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Saturday, 10 January 2015


The arch Catholic Thomas More was greatly concerned about collaborators of the exiled William Tyndale who in 1525 published a Protestant Bible in English. In his 1532 book The Confutacyon of Tindale's Answere, More became the first English person to use the term "Evangelical", when he referred to "Those Evangelicalles."

In Britain, the Evangelical Alliance was founded in 1846. It nearly broke up at its first meeting of 900 delegates when a British delegate proposed that no members would be admitted who owned slaves. Some of the Americans who still accepted slave owners resented this but a compromise was made before the evangelical union broke up irrevocably.

There was a debate amongst members of the Evangelical Alliance in the 1920s on whether the Salvation Army and Brethren Church were sects. Around the same time, the well-known evangelical preacher Campbell Morgan denounced the Pentecostal movement as “the ”last vomit of Satan.”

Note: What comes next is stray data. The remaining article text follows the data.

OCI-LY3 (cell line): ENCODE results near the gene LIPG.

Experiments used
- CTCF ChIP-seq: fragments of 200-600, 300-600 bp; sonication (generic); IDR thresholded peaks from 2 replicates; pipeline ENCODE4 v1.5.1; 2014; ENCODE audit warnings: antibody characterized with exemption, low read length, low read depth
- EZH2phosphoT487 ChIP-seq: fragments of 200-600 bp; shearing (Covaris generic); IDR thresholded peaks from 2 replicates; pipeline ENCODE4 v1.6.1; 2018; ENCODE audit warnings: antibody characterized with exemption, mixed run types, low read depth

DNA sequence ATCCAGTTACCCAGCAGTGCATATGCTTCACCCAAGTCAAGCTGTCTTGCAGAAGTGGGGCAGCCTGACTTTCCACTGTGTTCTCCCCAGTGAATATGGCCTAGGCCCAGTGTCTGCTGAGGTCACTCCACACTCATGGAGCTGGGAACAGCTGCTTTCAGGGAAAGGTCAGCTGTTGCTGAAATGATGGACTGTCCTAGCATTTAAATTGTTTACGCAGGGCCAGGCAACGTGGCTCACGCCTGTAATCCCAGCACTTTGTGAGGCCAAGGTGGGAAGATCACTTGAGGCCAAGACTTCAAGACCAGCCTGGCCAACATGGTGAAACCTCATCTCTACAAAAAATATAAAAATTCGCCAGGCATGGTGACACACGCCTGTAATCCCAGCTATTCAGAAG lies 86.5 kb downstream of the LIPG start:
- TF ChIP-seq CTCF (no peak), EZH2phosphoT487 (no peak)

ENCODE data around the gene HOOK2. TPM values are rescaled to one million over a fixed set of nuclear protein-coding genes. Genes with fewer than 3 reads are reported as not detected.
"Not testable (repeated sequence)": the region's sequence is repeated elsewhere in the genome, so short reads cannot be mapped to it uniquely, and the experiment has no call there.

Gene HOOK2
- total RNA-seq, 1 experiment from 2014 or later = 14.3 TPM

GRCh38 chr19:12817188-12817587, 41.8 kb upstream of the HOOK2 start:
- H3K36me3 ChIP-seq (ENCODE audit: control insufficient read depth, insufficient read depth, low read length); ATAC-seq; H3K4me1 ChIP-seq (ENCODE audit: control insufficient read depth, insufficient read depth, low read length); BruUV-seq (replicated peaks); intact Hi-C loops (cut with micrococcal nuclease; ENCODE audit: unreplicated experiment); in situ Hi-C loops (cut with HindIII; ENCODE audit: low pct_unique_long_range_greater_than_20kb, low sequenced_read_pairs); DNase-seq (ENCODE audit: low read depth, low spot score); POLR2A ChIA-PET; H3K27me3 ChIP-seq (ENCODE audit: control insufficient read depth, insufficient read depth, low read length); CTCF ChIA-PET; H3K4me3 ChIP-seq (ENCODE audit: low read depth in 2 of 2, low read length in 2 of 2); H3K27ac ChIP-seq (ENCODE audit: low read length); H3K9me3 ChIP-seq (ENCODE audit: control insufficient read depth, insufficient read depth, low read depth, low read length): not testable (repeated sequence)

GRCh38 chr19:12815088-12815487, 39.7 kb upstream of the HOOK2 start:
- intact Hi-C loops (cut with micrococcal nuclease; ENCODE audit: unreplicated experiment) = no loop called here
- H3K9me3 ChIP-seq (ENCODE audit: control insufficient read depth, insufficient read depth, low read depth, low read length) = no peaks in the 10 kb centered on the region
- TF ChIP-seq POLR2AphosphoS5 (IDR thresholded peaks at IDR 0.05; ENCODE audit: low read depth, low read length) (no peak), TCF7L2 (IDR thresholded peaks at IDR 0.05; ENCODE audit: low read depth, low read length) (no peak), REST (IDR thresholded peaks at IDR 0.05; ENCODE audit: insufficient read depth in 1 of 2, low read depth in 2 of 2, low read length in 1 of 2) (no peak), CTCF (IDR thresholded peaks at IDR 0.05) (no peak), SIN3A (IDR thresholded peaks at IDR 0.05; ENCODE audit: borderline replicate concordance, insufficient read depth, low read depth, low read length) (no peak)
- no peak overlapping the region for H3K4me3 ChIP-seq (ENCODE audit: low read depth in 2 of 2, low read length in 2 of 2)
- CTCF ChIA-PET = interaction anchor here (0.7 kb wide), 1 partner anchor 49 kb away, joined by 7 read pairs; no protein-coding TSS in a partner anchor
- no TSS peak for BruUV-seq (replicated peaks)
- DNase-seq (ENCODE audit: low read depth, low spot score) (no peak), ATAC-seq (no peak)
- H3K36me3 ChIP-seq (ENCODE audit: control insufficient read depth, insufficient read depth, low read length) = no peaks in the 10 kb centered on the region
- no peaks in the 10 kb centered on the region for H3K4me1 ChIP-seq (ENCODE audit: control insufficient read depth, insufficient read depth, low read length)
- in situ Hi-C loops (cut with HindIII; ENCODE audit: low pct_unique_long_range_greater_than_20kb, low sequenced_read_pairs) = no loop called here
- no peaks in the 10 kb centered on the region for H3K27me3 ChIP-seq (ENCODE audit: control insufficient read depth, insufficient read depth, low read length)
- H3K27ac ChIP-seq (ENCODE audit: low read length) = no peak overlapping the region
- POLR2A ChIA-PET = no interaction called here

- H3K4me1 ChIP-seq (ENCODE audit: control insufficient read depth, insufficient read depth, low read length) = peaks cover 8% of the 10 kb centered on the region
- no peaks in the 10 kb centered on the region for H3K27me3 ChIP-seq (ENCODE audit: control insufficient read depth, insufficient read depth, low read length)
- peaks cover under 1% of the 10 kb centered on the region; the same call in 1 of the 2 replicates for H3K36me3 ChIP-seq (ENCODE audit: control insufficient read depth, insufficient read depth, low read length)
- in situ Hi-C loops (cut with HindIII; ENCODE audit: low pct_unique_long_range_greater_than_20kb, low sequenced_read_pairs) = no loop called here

The World Evangelical Alliance was formed in 1951 by Evangelicals from 21 countries. It is now a network of churches in 128 nations.

From 1960 to 2000, the global growth of the number of reported Evangelicals grew three times the world's population rate, and twice that of Islam.

There are currently an estimated 285,480,000 Evangelicals, corresponding to 13.1% of the Christian population and 4.1% of the total world population.

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